Hypnosis is also an important symbol. Reality is portrayed as extremely barren and dreary. The neon signs of a huge, bustling city shower meaninglessness upon the characters. The only way to escape this painful space is hypnosis, which has long been associated with a supernatural power to transcend the mundane world.

But the reliance on hypnosis generates a dilemma. Suk-won's uncontrollable wish to be loved by Ji-su is fulfilled only when he uses hypnosis. In reality, his life remains shattered, and love still unattainable. "It's all the more painful because I know she and I are now living under the same sky", Suk-won says. Yes, they live on the same earth, but he finds no way to communicate his love properly.

One illustration of this broken communication channel comes from mobile phones. After Suk-won's wife dies, he receives voice messages left for her by her secret lover, who has no knowledge she is dead. The lover keeps calling, and using her handset Suk-won keeps listening to these tortuous one-sided communications.

Mobile phones are supposedly interactive, but they can be crippling for those in ill-fated relationships. When there is no longer love or affection, calls go unanswered and voice messages are deleted without even being played.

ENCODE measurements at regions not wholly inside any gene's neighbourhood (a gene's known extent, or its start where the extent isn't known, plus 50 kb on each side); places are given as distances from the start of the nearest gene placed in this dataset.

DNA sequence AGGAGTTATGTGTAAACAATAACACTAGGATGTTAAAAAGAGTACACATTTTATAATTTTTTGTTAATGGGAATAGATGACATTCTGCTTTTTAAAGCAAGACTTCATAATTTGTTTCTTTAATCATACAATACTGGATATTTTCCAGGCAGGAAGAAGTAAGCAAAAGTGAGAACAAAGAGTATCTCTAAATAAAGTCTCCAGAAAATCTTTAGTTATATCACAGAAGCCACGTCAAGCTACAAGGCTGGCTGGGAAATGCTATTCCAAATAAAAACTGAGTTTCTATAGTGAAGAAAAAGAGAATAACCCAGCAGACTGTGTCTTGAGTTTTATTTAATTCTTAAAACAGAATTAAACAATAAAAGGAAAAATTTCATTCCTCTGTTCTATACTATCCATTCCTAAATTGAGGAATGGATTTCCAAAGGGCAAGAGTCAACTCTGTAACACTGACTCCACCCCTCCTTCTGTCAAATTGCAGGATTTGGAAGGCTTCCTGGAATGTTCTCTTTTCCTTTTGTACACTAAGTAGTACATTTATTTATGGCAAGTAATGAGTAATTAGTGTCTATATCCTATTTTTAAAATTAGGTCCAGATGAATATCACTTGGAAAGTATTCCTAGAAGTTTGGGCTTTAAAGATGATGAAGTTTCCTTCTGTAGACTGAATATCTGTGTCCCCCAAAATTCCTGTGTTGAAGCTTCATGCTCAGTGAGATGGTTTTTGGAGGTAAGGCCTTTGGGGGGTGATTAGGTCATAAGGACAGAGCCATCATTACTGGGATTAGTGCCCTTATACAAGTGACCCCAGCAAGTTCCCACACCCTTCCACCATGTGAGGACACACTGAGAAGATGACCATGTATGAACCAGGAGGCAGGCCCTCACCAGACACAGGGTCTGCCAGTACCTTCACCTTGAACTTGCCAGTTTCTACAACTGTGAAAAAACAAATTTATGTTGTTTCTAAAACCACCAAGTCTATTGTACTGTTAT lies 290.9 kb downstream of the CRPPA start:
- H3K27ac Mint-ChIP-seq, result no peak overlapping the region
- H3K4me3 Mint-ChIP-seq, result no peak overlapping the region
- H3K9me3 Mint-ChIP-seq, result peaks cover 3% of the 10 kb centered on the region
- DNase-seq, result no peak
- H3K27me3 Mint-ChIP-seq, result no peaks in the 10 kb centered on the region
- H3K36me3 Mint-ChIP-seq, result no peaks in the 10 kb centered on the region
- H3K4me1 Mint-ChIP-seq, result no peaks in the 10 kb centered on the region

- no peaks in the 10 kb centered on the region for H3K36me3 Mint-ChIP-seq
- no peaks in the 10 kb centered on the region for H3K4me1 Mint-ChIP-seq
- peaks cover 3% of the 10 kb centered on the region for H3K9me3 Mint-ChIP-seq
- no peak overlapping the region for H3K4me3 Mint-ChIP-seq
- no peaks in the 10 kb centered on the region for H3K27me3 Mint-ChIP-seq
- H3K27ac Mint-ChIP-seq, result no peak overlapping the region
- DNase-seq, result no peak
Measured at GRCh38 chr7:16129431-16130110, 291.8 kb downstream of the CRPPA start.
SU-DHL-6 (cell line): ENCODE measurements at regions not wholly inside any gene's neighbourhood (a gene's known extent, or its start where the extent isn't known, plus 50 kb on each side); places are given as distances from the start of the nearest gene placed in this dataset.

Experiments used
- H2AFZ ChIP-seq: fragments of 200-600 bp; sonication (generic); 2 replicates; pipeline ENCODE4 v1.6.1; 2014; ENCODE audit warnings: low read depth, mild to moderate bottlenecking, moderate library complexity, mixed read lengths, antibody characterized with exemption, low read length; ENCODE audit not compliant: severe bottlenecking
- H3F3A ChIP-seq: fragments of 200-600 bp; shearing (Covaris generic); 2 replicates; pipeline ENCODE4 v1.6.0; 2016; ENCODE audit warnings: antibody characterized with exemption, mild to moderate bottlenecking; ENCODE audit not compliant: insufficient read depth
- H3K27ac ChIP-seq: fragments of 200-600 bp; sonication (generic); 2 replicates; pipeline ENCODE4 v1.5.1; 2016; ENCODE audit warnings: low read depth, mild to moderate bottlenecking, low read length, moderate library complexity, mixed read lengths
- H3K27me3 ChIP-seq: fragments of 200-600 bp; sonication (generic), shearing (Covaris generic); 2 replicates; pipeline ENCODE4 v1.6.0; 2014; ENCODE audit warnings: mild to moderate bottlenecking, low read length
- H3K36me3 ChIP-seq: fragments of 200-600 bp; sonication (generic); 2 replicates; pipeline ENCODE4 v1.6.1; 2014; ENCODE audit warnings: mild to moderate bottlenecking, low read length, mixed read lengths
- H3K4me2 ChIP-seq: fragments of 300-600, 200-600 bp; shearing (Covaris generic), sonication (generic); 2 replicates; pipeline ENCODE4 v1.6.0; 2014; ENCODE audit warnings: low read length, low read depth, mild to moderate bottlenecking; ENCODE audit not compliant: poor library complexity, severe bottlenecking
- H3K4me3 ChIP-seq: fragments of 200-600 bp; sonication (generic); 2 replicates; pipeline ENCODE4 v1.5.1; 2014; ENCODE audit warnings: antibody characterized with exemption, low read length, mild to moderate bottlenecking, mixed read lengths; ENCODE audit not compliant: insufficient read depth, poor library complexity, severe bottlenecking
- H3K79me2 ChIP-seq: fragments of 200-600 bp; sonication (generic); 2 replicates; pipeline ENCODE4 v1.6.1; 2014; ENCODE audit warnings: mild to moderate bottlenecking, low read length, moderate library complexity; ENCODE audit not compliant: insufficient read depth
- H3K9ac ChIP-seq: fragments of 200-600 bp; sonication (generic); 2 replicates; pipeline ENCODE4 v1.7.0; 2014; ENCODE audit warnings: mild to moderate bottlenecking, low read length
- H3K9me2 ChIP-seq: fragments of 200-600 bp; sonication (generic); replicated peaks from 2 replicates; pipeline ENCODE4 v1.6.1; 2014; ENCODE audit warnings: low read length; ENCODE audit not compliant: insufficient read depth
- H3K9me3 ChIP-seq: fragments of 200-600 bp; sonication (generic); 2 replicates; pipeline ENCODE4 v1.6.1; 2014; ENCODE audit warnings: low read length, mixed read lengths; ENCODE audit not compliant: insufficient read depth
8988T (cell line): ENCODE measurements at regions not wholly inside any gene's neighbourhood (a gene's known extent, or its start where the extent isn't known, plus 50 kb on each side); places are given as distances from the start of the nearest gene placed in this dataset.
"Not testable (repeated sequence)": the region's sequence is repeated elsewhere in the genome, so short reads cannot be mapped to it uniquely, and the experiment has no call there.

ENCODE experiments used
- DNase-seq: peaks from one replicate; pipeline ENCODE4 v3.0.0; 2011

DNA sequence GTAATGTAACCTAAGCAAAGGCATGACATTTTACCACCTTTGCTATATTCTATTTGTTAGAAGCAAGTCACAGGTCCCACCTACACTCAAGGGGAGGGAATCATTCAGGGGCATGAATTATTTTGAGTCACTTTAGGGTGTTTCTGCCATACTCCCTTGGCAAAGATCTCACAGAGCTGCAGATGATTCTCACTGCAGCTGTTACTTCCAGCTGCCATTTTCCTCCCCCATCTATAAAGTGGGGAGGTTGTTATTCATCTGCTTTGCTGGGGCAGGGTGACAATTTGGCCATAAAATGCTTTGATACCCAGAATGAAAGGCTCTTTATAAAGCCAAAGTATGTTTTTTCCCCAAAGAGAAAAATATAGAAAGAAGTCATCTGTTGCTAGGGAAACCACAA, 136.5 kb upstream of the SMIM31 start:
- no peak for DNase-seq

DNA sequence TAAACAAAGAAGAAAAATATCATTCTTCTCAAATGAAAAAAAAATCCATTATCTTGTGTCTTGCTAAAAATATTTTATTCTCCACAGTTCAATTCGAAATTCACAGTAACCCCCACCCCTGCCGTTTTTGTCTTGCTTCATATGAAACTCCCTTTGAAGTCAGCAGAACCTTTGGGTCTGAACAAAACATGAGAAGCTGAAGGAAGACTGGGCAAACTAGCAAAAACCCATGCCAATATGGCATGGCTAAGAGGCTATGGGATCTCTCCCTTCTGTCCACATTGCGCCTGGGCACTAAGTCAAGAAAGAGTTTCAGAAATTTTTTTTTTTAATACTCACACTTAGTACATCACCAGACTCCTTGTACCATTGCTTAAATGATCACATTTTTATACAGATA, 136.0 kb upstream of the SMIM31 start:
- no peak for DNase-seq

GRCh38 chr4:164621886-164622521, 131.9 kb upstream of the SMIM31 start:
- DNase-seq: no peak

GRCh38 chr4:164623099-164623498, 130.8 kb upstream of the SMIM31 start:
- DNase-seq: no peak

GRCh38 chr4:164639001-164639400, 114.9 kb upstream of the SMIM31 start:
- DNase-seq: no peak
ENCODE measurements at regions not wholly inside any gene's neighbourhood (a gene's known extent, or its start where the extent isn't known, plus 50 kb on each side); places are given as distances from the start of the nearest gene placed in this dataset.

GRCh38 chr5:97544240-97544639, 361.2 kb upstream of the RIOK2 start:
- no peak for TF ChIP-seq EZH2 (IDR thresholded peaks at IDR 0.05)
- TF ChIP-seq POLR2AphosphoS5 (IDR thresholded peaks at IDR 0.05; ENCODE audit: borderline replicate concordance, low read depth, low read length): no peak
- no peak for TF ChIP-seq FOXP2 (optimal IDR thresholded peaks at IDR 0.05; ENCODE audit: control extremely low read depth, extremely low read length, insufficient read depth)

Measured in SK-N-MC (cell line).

Since one can readily check whether the recipient is responding to one's desperate calls for attention, mobile phones can deal a consuming blow to those who have lost their lovers.

Even without mobile phones, however, unreturned love can make people desperate and rend them deeply. This tragic, destructive and universal aspect of love has inspired countless poets to write mournful verses.

The director's repeated use of the number eight as a symbol is linked to the nature of fatal love. When an electronic clock in Suk-won's room shows only eight in its display, his psychological state reaches a destructive point. Suk-won also inserts "eight roses" in his hypnotic phrases to manipulate Ji-su.

In Asian culture, the number eight usually refers to repetition of events or a return to the starting point, which means that the painful relationship between Suk-won and Ji-su will likely be repeated by other people in this postmodern society where communications are often blocked and misinterpreted, forming an open-ended chain of depression and despair.

Separately, the local media has spotlighted unprecedented nude scenes by Kim Hye-soo, the first in the actress's 19-year career. She exceeds expectations with a bold and confident performance.

All in all, the movie throws a couple of issues to the Korean audience. For all their denials, human beings are always vulnerable to destruction when their love relationships go awry and hypnotic despair and loneliness set in. What would you do if you made a terrible mistake and you couldn't help agonizing over a ravaged relationship? Don't we all have inherent fear of being rejected and denied?

The mesmerizing aspect of love is irresistibly tempting, but its pernicious other side can crush even iron hearts when things go wrong. Hypnotically wrong.

By Yang Sung-jin